The challenge of a citizen-engaged country is that a lot of feedback is not taken in, processed and actioned on.
As automated and digital initiatives increase, so do data. Statista projects that the volume of data created and consumed worldwide in the year 2024 is an astounding 149 zettabytes. To better contextualise this, the volume stood at 41 zettabytes in 2019, and 12.5 zettabytes another 5 years ago in 2014. The amount of data correlates to an unlimited potential for generating useful insight. “Organizations that best harvest insights from the data value chain differentiate themselves”, says Ganes Kesari for The Enterprisers Project on data-driven business transformation.
Yet, what stands in the way is in the management of the size and scope of data churned from citizens—unstructured information. With multiple platforms today, such as social media posts and comments, email complaints, customer service phone enquiries and more, the scope of scattered, unstructured data is increasingly complex to manage. Public servants will find it progressively difficult to collect and organize information. Finding and using the right data is yet another closely linked challenge, where bodies of government employees must be adept in utilizing data as information to critically calculate their citizen engagement action points. They must do so with productivity and efficacy, in the leanest possible way—which is far from what is seen today in the public sector.
AI as the ‘eyes’ and ‘ears’ of the government
Today, intelligent information technology is already leveraged, but often as the ‘hands’ and ‘legs’ of the government—executing repetitive and low value tasks. For example, Deloitte found possible applications of robotic process automation in a major UK police force in the automation of traffic offences, updating alcohol licenses, supporting crime reporting and more. However, AI can further bridge the gap as the ‘eyes’ and ‘ears’ of the government, to not just execute the repetitive, lower value tasks, but intelligently process troves of data to achieve value beyond the human level.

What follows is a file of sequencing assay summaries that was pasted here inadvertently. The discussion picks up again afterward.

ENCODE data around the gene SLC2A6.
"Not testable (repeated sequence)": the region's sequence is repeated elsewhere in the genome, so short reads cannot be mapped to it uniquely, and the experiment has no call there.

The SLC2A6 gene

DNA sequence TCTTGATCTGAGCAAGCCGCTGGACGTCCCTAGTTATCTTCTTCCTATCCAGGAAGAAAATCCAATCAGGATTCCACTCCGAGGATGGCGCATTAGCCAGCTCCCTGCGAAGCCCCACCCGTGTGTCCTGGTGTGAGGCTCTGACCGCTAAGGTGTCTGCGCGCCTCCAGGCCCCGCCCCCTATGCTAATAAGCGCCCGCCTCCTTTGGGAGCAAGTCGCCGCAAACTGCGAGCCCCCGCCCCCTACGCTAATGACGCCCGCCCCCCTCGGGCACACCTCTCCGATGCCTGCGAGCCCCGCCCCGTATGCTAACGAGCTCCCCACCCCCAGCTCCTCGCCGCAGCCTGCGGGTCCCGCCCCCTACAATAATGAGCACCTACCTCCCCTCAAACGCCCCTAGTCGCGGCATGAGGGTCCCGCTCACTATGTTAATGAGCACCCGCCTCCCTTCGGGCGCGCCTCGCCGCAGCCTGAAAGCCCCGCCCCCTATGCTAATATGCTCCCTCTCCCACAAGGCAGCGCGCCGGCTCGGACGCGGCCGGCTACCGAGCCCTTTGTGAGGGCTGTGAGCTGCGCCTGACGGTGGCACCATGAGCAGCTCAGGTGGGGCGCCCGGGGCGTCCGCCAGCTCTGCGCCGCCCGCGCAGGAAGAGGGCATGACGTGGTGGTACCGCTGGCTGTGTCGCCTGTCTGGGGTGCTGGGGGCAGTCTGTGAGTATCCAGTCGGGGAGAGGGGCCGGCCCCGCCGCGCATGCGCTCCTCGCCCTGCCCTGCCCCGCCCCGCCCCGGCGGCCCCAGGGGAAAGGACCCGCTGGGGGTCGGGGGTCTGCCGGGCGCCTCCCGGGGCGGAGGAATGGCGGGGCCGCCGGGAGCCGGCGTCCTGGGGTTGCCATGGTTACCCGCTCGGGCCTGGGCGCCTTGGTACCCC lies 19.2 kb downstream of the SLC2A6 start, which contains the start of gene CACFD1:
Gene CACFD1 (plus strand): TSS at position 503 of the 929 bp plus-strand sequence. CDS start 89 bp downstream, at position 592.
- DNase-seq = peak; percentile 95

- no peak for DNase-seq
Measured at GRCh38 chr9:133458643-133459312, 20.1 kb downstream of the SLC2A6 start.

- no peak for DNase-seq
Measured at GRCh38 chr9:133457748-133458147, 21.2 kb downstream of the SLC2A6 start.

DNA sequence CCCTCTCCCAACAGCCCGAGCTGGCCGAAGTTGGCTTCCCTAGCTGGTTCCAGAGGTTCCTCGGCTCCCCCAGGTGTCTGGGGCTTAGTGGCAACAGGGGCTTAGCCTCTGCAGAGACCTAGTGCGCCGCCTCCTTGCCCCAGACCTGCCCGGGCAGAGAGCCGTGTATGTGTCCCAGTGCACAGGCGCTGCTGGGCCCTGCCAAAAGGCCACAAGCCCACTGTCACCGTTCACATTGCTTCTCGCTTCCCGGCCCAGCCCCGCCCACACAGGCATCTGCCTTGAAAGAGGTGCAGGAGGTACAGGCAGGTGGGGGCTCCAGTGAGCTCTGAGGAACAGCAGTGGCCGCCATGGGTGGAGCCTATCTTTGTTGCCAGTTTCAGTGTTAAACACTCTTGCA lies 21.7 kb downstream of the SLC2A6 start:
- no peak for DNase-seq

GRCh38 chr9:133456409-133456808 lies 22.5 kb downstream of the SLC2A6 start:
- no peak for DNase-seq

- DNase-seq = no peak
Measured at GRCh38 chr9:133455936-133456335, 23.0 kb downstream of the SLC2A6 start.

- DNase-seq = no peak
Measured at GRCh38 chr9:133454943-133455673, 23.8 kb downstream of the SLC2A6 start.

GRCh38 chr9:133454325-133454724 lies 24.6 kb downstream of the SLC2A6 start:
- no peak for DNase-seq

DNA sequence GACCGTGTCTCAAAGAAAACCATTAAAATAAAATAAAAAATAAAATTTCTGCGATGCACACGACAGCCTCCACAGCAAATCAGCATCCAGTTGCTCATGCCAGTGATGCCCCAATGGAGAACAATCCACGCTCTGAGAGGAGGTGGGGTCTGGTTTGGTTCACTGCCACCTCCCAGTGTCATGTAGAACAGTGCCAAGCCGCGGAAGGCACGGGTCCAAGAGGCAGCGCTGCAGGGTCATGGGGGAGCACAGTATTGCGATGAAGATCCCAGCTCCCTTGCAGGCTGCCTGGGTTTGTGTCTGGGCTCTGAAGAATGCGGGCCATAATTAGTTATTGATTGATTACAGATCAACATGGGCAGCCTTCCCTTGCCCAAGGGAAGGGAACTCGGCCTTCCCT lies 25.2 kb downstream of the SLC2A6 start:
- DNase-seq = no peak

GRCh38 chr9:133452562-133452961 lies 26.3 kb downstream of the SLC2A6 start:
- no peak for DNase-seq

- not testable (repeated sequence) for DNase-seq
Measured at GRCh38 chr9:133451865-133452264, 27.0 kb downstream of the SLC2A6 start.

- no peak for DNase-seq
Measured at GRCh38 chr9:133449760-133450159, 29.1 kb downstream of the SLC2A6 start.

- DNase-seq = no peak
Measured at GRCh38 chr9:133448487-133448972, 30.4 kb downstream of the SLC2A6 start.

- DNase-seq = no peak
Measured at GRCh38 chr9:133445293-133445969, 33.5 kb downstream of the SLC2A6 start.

“I think we’re still underestimating how much we’re going to get out of [AI] over time as it evolves. I think it’s going to surprise us…we’re going to look back and say, I can’t believe we used to do things that way”, according to Accenture on their reflection of AI in governments. AI’s capabilities such as natural language processing computer vision can further automate more complicated tasks, and from end to end. These intelligent processes get embedded from data collection and extraction, to the management and retrieval of extensive data. Troves of data are not just saved, but synergised into decision making, through valuable AI-driven data analytics that are descriptive, predictive and even prescriptive. “Today, AI is moving big data decisions to points further down the timeline, in more accurate ways”, These analytics have “the potential to provide company-wide, forward-looking strategic insights helping to advance the business.” says Sean Werick, managing director of analytics at Sparkhound on The Enterprisers Project.